41. Fred Teno II says:

    "3.You will pretend not to notice that your ass now fits in a size 6 instead of an 8, but you’re secretly thrilled. (When you get down to a 4 though, watch it. People will talk.)".
    This is bothersome to me. Weight and shape should never enter into the yoga equation and as a matter of fact, drawing that parallel is the antithesis of what yoga should represent. A healthy mind and body does not equate to shrinking dress sizes. Something to think about.

  42. yogi tobye says:

    People need to read article titles more often (especially the parenthesis).

    That said… don't men do yoga as well? In fact, I'm quite sure that they do…..

  43. yogi says:

    actually, feel free to listen to kirtan all you want, its perfectly ok to do, kirtan all the time everytime! and also feel free to be vegetarian…also perfectly ok…no need for steak. cynical yogis are morphing this tradition into a materialistic hobby…please raise your vibration!

  44. Ivan says:

    There is nothing "over-zealous" about LIVING YOUR VALUES being the change you want to see in the world. I believe in kindness and compassion towards ALL living beings — not just humans. I like to walk the walk, and not just talk the talk.

    Our food choices have SERIOUS consequences on other sentient beings. These beings are tortured, branded, mutilated, beaten, castrated, and ruthlessly slaughtered. Thus, I have a problem with Lee Anne when she says tings like "If you’re craving meat, just eat it!" Lee Ane, how do you think the sentient animals feel about that?

    When we lift the veil and see the suffering our food habits cause, when we connect with the reality of the defenseless beings who suffer so terribly because of our food choices, our indifference dissolves and compassion—its opposite—arises, urging us to act on behalf of those who are suffering.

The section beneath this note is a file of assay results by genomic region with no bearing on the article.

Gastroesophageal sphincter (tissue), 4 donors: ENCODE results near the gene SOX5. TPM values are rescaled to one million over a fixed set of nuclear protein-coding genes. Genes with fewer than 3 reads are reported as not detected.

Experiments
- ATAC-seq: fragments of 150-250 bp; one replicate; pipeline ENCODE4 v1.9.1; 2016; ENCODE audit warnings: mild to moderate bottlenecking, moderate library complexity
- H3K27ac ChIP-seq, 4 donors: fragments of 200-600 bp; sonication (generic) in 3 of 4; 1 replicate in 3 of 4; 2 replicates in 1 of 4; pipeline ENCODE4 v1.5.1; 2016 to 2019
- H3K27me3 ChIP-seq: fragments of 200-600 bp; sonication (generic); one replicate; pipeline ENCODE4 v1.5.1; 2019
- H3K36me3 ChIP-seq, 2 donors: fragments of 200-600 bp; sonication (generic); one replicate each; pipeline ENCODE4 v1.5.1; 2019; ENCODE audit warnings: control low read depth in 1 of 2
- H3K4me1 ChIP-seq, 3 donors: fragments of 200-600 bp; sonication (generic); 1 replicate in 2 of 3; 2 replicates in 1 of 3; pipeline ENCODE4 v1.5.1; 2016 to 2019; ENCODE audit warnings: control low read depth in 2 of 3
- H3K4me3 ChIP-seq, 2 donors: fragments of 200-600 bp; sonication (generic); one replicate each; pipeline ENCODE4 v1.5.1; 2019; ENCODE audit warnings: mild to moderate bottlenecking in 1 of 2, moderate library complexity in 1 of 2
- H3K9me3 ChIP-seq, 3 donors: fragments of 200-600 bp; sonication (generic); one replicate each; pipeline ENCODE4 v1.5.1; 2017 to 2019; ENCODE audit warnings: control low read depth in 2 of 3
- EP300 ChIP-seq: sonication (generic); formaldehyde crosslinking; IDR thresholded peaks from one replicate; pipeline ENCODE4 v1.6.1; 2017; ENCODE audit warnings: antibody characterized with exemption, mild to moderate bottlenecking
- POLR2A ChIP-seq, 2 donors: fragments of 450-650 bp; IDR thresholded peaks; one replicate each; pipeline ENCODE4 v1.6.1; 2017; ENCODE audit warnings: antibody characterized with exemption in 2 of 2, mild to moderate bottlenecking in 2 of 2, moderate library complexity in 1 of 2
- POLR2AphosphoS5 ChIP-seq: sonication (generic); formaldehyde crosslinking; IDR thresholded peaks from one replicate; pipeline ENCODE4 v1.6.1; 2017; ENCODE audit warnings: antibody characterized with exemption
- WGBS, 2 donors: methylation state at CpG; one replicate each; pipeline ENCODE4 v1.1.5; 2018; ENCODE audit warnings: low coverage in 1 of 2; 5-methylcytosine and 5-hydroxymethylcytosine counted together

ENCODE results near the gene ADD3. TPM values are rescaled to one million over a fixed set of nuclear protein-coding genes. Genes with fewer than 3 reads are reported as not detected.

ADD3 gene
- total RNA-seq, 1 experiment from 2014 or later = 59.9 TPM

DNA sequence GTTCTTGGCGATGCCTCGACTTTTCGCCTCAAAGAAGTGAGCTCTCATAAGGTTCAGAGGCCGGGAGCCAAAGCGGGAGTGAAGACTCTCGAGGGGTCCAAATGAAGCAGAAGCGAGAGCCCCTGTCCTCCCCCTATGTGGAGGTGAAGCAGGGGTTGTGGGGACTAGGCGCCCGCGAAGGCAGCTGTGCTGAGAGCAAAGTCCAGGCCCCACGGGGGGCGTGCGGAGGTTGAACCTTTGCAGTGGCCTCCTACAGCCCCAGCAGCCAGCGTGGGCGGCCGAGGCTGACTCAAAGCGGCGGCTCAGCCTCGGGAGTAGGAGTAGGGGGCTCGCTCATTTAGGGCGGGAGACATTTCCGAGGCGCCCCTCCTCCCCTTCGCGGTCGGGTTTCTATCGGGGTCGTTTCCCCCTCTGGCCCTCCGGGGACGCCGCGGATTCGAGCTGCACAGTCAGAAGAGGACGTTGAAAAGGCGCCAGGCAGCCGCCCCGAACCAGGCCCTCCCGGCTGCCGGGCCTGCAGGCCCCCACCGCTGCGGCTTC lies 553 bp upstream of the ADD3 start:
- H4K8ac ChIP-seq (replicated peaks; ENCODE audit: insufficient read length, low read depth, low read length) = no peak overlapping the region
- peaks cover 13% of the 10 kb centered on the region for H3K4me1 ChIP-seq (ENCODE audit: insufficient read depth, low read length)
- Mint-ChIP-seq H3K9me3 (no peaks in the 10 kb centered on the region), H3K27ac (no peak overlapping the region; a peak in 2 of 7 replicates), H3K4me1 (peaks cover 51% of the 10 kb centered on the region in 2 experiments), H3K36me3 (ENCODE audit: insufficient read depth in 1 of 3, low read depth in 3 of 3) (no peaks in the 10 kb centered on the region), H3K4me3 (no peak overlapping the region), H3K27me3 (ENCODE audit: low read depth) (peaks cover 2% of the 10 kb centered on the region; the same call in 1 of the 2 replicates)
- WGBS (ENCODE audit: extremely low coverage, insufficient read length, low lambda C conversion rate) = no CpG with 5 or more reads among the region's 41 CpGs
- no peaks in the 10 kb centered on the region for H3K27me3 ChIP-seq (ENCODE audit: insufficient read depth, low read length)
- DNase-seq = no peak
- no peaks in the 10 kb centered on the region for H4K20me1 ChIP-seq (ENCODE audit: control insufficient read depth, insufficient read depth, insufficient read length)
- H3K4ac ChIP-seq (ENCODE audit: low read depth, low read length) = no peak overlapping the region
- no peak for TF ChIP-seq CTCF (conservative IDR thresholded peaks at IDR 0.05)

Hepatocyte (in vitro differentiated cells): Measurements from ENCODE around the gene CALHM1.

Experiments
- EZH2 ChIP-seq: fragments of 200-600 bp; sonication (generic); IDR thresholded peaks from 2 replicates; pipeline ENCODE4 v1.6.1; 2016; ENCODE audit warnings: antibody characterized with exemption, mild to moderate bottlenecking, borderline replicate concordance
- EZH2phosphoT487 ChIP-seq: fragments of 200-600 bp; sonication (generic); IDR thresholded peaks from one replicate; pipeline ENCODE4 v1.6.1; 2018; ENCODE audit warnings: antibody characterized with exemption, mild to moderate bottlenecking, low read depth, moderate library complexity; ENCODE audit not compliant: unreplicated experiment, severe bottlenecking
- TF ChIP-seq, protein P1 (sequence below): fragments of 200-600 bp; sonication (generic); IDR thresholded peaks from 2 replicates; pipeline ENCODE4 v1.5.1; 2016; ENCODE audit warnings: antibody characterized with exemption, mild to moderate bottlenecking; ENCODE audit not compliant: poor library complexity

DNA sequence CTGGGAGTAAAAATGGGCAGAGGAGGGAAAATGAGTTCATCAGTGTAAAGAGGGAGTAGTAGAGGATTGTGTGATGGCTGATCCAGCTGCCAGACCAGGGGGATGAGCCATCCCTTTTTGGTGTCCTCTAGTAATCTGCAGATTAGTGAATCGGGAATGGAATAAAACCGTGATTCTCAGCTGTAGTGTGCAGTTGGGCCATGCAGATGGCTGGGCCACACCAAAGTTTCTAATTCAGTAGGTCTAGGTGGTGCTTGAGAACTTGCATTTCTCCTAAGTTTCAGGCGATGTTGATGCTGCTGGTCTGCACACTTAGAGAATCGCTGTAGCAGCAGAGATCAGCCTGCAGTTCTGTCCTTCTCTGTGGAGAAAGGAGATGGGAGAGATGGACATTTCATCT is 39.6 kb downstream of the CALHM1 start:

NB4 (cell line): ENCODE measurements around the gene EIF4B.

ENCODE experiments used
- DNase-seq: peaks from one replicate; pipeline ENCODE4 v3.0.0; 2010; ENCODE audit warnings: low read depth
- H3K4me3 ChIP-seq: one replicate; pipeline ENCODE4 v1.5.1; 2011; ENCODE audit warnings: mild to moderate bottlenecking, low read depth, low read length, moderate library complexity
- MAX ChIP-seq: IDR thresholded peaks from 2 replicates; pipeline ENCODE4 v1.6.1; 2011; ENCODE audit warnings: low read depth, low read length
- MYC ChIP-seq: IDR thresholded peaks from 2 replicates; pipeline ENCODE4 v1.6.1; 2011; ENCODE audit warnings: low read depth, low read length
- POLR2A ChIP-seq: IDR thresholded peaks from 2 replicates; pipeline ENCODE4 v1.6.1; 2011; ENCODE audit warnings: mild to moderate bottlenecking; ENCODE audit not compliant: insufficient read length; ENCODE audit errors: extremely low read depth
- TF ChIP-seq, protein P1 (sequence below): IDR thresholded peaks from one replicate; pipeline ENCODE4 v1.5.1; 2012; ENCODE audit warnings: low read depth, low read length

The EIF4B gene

If we are sincere in our quest for human peace, freedom, and dignity, we have no choice but to offer this to our neighbors, the animals of this earth. Cultivating awareness, we can transcend the imposed view that animals are mere food objects.

    • Guest says:

      We should staet a campaign to feed all the lions and tigers in the wild vegetables. This would then stop the inhumaness of nature as these big cats kill other animals. Nature so got it wrong when it invented carnivores but I am glad we are here to correct this oversight.

      • karlsaliter says:

        You and me agree, I think, in respect for nature. But in exploring veganism, a person is not so much
        thumbing their nose at our animal nature, though it might appear that way.

        The real effort to correct the oversights of nature is taking place in the factory farms and fisheries, Guest, where hormones are injected into living beings left and right to produce eggs and grow poundage. Concern for viability in a very low profit margin undertaking reduces the basic humanity toward the captive animals to zero, and below.

        The current meat eater's diet is far removed from the wild you speak of. What is on today's carnivore plate is a product of prolonged captivity, increasing deprivation, and ruthlessly applied medicine. It is not natural to eat this.

    • Julia says:

      Be the change and STFU

  45. Guest says:

    If yoga cannot stand up to the attention of satirists perhaps it and those who profess to practice it have become too self important. If I were truly blended in mind and spirit, ate only to nourish my body and dressed only in a way that was a reflection of my inner peace and beauty, I wouldn't give a fuck about what people said about my practice, diet or fashion sense.

  46. Benjamin says:

    AMAZING! Yoga should not be taken so seriously and this definately sees the light hearted side of it! Kathy…relax and breathe, maybe giggle a little! Thanks namaste!

  47. terry says:

    Lighten up….it's funny….we can be reverent and laugh at ourselves, and how others may see us as yogis and yoga teachers…..I like finding humor….it draws others to our light spirit!

  48. Your Beautiful Child says:

    I love that this represents the light heartedness in yoga, and all that you mentioned are true….
    On the serious side, after all these things are bought or done. The real yoga happens in the heart and is totally free and comes with us wherever we go…

  49. SwamiHenderson says:

    OMG if some of these comments are indicative of the unfun over sensitive attitudes of some of the people who do yoga, I never want to take a yoga class.